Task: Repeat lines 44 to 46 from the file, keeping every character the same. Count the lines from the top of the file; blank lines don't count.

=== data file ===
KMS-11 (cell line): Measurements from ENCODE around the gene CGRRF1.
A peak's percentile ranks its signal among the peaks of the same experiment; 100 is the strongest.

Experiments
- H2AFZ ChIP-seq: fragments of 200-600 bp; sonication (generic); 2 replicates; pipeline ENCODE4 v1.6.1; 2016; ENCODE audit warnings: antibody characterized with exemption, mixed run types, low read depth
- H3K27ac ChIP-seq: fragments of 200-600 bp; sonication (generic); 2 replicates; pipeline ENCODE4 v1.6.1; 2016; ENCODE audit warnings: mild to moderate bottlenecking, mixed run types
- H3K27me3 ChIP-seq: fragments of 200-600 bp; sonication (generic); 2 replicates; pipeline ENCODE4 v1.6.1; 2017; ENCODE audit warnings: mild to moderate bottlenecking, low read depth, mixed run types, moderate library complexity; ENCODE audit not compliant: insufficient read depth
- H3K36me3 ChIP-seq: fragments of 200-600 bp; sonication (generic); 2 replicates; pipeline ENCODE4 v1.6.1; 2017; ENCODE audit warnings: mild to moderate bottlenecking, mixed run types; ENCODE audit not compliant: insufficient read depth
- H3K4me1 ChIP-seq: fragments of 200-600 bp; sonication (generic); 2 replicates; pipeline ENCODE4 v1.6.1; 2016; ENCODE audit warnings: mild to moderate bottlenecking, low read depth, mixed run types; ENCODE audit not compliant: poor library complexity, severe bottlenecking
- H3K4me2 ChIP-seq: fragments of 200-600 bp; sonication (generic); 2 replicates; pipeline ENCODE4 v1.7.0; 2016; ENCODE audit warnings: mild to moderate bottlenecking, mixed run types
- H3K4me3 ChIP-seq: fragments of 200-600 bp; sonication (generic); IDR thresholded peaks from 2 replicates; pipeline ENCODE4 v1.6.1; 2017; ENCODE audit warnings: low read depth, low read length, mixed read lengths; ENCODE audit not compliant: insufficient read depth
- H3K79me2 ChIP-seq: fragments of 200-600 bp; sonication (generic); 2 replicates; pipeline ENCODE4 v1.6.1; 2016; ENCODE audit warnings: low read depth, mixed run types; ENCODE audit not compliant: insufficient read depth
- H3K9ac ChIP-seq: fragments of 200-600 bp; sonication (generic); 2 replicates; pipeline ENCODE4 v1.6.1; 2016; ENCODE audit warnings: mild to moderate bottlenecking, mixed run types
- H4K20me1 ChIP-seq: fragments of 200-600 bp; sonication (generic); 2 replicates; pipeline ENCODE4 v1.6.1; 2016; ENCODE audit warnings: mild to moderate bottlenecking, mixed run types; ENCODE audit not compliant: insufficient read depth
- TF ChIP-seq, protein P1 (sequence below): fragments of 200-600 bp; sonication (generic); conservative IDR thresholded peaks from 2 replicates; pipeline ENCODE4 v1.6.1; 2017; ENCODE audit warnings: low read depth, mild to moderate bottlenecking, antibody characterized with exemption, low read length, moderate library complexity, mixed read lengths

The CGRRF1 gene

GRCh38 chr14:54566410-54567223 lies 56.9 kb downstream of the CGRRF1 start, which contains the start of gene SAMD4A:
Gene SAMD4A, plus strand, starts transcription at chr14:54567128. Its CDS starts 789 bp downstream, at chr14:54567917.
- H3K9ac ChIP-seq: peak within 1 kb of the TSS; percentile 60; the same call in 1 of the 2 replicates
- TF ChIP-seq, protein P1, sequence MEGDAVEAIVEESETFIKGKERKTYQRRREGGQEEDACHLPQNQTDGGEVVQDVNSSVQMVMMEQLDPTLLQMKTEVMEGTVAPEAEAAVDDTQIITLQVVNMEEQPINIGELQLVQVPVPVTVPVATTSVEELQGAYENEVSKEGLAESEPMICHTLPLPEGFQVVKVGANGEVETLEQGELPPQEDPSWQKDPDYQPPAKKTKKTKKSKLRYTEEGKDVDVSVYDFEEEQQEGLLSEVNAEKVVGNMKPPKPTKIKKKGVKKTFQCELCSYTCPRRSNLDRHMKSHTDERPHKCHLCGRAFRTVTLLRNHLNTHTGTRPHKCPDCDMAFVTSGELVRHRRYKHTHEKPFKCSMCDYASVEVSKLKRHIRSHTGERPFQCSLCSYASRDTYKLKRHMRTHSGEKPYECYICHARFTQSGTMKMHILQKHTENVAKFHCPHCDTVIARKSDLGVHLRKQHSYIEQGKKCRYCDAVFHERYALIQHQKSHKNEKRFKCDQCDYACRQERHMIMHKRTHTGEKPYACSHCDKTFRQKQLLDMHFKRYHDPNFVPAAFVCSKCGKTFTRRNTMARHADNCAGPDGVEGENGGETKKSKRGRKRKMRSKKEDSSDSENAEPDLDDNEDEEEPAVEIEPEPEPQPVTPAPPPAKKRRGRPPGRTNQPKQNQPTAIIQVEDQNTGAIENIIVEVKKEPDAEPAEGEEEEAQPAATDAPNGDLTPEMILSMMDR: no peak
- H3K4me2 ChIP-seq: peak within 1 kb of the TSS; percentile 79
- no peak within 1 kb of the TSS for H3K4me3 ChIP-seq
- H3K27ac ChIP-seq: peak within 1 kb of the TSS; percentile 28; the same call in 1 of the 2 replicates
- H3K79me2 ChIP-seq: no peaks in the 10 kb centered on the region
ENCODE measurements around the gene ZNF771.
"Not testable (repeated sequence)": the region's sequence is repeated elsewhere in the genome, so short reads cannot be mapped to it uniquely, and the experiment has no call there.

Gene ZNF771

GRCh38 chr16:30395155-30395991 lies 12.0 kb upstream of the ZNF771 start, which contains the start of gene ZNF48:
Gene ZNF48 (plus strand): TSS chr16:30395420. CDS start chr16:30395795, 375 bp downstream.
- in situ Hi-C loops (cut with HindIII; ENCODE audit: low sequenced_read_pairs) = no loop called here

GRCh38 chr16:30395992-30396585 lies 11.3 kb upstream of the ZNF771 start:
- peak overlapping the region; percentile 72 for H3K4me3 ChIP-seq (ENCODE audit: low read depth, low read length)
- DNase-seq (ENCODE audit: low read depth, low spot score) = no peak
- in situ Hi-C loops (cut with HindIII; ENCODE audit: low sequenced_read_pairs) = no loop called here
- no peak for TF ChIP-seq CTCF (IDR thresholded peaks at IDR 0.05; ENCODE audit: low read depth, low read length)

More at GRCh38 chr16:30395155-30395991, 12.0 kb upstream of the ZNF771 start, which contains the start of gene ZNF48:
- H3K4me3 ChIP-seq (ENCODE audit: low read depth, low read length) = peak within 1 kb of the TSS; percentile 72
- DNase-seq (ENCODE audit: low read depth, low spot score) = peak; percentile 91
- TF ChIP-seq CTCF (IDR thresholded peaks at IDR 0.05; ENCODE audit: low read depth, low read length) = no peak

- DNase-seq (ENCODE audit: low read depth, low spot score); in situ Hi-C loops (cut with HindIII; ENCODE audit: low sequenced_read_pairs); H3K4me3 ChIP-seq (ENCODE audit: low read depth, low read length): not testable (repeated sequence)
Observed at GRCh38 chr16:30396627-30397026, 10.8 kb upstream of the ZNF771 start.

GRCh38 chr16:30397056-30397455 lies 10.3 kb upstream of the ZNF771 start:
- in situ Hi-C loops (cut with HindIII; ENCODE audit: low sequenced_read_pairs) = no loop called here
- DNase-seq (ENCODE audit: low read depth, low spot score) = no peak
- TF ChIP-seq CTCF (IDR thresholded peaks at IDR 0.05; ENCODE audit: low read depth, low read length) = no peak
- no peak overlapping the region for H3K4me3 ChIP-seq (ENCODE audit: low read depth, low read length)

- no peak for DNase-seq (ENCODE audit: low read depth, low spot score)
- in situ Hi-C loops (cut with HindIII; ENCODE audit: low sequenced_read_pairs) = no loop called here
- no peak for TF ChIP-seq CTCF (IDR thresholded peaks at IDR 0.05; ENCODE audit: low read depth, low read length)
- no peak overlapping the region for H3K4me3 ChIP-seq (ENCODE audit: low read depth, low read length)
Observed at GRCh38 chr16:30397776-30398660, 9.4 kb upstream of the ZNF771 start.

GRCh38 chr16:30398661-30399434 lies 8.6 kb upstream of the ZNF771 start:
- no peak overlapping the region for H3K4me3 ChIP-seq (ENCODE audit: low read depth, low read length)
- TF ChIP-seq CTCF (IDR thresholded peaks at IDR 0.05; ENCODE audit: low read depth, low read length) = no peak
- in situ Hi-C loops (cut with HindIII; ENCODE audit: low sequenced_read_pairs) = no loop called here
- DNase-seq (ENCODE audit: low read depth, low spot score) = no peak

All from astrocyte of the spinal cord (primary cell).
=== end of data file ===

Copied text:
- TF ChIP-seq CTCF (IDR thresholded peaks at IDR 0.05; ENCODE audit: low read depth, low read length) = no peak
- no peak overlapping the region for H3K4me3 ChIP-seq (ENCODE audit: low read depth, low read length)

- no peak for DNase-seq (ENCODE audit: low read depth, low spot score)